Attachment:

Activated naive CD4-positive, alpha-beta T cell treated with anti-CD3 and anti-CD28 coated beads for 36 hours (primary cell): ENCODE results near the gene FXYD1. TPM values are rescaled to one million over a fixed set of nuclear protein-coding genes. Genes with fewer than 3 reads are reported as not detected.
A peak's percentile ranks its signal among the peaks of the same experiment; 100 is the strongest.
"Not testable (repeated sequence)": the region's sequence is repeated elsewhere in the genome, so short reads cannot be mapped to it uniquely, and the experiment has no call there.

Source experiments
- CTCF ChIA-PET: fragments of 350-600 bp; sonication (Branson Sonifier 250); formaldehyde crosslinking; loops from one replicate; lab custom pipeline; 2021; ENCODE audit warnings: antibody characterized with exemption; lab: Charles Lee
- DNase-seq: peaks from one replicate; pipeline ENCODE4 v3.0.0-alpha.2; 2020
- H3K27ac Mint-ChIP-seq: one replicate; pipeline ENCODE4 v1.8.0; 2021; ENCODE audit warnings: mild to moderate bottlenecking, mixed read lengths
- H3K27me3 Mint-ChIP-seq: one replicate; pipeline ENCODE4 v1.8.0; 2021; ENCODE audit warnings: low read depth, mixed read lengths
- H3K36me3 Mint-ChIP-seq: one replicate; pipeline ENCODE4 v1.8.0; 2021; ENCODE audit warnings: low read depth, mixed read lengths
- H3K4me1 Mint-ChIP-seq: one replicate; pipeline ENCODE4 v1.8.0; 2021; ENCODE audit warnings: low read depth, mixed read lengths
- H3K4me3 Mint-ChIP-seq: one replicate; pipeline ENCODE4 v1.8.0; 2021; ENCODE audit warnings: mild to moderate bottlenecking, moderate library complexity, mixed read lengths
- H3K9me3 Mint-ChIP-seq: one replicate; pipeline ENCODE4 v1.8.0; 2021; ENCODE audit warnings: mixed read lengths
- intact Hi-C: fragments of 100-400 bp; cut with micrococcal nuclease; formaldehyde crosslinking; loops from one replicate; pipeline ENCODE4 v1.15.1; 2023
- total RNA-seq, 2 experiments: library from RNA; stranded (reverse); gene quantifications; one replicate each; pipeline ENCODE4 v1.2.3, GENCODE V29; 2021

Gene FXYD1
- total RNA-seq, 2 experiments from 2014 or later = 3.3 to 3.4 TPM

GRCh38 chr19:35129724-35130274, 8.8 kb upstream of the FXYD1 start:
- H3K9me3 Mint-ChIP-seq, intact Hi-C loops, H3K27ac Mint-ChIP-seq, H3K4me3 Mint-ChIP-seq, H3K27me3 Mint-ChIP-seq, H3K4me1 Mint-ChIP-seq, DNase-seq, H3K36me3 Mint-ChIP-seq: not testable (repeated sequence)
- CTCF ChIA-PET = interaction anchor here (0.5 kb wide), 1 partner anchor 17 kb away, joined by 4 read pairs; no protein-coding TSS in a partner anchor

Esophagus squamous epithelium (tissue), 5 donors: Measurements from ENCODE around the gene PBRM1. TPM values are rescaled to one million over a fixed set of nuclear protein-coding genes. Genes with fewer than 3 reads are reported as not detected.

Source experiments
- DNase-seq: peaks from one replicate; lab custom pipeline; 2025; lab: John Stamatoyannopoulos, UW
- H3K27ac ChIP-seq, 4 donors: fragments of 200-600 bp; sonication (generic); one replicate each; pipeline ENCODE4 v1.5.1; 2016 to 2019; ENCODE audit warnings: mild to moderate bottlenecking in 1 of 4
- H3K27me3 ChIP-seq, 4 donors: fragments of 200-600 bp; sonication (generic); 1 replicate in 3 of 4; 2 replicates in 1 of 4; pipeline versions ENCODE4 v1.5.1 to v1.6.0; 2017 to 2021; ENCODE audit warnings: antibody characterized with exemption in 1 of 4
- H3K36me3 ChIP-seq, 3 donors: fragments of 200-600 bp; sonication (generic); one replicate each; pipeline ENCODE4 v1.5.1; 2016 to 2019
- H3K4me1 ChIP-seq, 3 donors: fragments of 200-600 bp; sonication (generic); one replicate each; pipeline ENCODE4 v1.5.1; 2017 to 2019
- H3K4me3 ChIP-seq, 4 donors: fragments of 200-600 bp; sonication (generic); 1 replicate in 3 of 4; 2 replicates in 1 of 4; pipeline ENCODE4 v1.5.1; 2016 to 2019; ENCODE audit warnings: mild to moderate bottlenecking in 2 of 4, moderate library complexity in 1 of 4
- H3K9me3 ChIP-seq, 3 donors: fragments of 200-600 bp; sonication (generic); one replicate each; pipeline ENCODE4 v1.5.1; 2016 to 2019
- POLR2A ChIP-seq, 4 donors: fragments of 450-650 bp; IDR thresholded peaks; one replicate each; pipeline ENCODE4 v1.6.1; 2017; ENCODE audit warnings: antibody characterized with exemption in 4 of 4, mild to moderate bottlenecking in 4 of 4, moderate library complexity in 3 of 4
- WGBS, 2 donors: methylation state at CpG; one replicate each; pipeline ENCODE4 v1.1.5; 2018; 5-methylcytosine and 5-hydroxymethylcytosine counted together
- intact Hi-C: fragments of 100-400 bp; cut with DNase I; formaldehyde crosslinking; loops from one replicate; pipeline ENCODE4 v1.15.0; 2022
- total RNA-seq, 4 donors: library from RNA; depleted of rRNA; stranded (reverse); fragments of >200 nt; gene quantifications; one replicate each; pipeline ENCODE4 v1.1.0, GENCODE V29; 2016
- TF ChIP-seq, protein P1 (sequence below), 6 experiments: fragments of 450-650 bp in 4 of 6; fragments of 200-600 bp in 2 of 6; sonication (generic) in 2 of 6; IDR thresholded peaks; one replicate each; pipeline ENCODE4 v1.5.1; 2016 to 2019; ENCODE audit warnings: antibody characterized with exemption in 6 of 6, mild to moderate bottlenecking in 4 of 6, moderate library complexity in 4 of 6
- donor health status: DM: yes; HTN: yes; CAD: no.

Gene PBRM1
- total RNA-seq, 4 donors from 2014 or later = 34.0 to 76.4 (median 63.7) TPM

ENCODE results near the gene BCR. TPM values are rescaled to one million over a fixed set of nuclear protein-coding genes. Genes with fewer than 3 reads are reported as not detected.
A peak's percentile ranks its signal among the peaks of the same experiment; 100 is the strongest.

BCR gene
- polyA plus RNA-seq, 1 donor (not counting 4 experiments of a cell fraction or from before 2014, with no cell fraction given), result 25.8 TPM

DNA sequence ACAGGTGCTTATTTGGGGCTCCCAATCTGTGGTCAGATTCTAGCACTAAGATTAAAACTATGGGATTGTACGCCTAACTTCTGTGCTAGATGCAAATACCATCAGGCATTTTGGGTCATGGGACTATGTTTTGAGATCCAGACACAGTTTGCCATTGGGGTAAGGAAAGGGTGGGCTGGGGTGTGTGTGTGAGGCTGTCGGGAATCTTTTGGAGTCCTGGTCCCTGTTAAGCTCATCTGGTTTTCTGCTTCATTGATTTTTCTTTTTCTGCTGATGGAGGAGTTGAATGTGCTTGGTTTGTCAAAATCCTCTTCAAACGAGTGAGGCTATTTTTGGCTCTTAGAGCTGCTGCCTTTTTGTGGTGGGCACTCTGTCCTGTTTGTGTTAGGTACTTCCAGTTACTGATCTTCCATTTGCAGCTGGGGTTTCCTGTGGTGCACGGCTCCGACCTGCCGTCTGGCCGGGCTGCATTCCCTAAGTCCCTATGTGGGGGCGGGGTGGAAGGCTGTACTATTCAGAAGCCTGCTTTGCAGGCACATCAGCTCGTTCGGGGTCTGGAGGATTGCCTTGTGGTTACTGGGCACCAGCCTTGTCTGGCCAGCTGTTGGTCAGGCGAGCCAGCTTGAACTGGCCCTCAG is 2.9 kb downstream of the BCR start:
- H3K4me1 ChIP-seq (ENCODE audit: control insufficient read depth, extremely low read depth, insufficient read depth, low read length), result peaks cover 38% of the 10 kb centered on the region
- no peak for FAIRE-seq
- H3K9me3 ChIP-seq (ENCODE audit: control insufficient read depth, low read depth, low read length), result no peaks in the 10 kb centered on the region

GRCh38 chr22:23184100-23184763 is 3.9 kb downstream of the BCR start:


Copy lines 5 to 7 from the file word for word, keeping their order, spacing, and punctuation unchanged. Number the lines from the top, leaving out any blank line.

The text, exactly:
- CTCF ChIA-PET: fragments of 350-600 bp; sonication (Branson Sonifier 250); formaldehyde crosslinking; loops from one replicate; lab custom pipeline; 2021; ENCODE audit warnings: antibody characterized with exemption; lab: Charles Lee
- DNase-seq: peaks from one replicate; pipeline ENCODE4 v3.0.0-alpha.2; 2020
- H3K27ac Mint-ChIP-seq: one replicate; pipeline ENCODE4 v1.8.0; 2021; ENCODE audit warnings: mild to moderate bottlenecking, mixed read lengths